from The American Heritage® Dictionary of the English Language, 4th Edition
- transitive v. Nautical To secure or make fast (a rope, for example) by winding on a cleat or pin.
- transitive v. To secure (a mountain climber, for example) at the end of a length of rope.
- transitive v. To cause to stop.
- intransitive v. To be made secure.
- intransitive v. Used in the imperative as an order to stop: Belay there!
- n. The securing of a rope on a rock or other projection during mountain climbing.
- n. An object, such as a rock, to which a mountain climber's rope can be secured.
from Wiktionary, Creative Commons Attribution/Share-Alike License
- v. To surround; environ; inclose.
- v. To overlay; adorn.
- v. To besiege; invest; surround.
- v. To lie in wait for in order to attack; block up or obstruct.
- v. To make (a rope) fast by turning it round a fastening point such as a cleat or piton.
- v. To secure (a person) to a rope or (a rope) to a person.
- v. To lay aside; stop; cancel.
- v. The general command to stop or cease.
- v. To make a line fast by turns around a cleat, pin, or bitt.
- n. The securing of a rope to a rock or other projection.
- n. The object to which a rope is secured.
- n. A location at which a climber stops and builds an anchor with which to secure his/or her partner.
from the GNU version of the Collaborative International Dictionary of English
- transitive v. To lay on or cover; to adorn.
- transitive v. To make fast, as a rope, by taking several turns with it round a pin, cleat, or kevel.
- transitive v. To lie in wait for with a view to assault. Hence: to block up or obstruct.
from The Century Dictionary and Cyclopedia
- To surround; environ; inclose.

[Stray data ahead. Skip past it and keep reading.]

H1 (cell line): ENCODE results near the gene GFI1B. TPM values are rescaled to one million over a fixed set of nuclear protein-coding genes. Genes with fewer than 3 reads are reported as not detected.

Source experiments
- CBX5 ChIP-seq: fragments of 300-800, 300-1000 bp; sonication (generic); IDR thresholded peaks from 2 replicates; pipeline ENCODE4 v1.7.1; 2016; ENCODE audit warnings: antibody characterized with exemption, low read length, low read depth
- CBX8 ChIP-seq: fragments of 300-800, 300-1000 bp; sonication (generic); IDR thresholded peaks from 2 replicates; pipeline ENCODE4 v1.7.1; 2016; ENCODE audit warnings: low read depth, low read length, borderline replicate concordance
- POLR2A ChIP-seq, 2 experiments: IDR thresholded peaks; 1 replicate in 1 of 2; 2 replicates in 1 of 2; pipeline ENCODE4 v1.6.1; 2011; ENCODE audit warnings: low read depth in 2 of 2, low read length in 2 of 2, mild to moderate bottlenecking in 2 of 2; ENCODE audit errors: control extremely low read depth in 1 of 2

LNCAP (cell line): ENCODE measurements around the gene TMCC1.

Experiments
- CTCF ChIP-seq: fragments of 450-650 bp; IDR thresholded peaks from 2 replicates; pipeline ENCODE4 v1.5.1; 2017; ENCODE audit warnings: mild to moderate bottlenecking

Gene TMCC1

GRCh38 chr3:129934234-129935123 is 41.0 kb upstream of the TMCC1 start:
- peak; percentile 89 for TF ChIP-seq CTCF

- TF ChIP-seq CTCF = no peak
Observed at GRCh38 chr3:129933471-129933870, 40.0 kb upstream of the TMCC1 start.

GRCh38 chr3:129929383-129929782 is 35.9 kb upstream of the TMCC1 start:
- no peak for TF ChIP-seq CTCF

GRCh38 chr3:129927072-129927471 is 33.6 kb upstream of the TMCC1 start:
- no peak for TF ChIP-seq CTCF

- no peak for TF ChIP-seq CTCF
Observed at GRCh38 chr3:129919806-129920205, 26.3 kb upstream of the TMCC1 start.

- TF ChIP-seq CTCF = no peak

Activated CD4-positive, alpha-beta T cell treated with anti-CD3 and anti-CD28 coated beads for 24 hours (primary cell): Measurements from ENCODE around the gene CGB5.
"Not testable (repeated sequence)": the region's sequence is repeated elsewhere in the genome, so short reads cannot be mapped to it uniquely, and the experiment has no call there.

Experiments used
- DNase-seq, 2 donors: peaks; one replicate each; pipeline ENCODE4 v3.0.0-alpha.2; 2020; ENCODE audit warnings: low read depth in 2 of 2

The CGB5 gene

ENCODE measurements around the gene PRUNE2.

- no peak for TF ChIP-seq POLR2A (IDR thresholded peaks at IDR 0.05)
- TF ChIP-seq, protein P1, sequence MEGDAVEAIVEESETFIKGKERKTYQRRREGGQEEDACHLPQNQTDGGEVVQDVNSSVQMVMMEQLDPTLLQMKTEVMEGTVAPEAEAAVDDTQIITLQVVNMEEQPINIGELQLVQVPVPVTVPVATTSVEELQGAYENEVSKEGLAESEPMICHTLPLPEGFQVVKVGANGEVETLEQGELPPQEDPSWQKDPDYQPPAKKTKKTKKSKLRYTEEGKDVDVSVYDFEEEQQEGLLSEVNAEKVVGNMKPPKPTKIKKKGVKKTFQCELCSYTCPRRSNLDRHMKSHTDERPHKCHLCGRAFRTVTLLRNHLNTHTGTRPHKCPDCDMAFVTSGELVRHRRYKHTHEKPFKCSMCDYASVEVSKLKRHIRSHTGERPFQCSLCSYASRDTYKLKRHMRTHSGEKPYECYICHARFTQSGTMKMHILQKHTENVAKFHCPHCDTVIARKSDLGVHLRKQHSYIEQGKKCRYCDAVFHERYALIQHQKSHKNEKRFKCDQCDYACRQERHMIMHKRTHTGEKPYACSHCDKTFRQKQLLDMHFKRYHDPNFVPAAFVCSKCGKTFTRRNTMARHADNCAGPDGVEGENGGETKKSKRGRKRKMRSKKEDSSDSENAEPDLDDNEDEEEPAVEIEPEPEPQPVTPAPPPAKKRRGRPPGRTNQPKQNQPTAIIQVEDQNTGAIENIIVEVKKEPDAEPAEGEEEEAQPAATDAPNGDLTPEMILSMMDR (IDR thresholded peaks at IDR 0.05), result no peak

- To overlay; adorn.
- To besiege; invest; surround.
- To lie in wait for in order to attack; hence, to block up or obstruct.
- Nautical, to fasten, or make fast, by winding round a belaying-pin, cleat, or cavel: applied chiefly to running rigging.
from WordNet 3.0 Copyright 2006 by Princeton University. All rights reserved.
- v. fasten a boat to a bitt, pin, or cleat
- n. something to which a mountain climber's rope can be secured
- v. turn a rope round an object or person in order to secure it or him
Preferred primary anchor into a belay is a clove hitch or bite8 on the powerpoint - I prefer a clove for adjustability, sometimes using a purcell prusik as a second method to adjust my attitude to the anchor.
Yet quite often such words, when they are verbs, were once of the common stock of the language, as in the case of "belay," and it has happened that the sailor alone has been left to keep them alive.
In comes the rope with a "Yo! heave ho!" and a jerk, until the "belay" sung out by the mate signifies that the work is done.
Care was taken, however, this time to make fast the halliard rope with a proper "belay"; and although Snowball might have deserved a caution to be more vigilant for the future, it was not deemed necessary to administer it, as it was thought the peril out of which they had so miraculously escaped would prove to him a sufficient reminder.
We didn't get to use words like "belay" or "glissade" but we felt victorious just the same.
Come to think it, don't be sayin '"belay," either.
It was a hot mid-August afternoon two weeks into the trip and one of my three NOLS instructors, Bean Bowers -- bad-ass, wise-cracking and always over-caffeinated -- chose me to belay him while he climbed.
I refused, humiliated and ashamed that I even had the chutzpah to belay Bean, let alone allow him to fall on my watch.
But just to be on the safe side and belay any possible future arguments I have recently purchased a mobile home in a trailer park.
And there is the less obvious answer in that analogy of a belay team.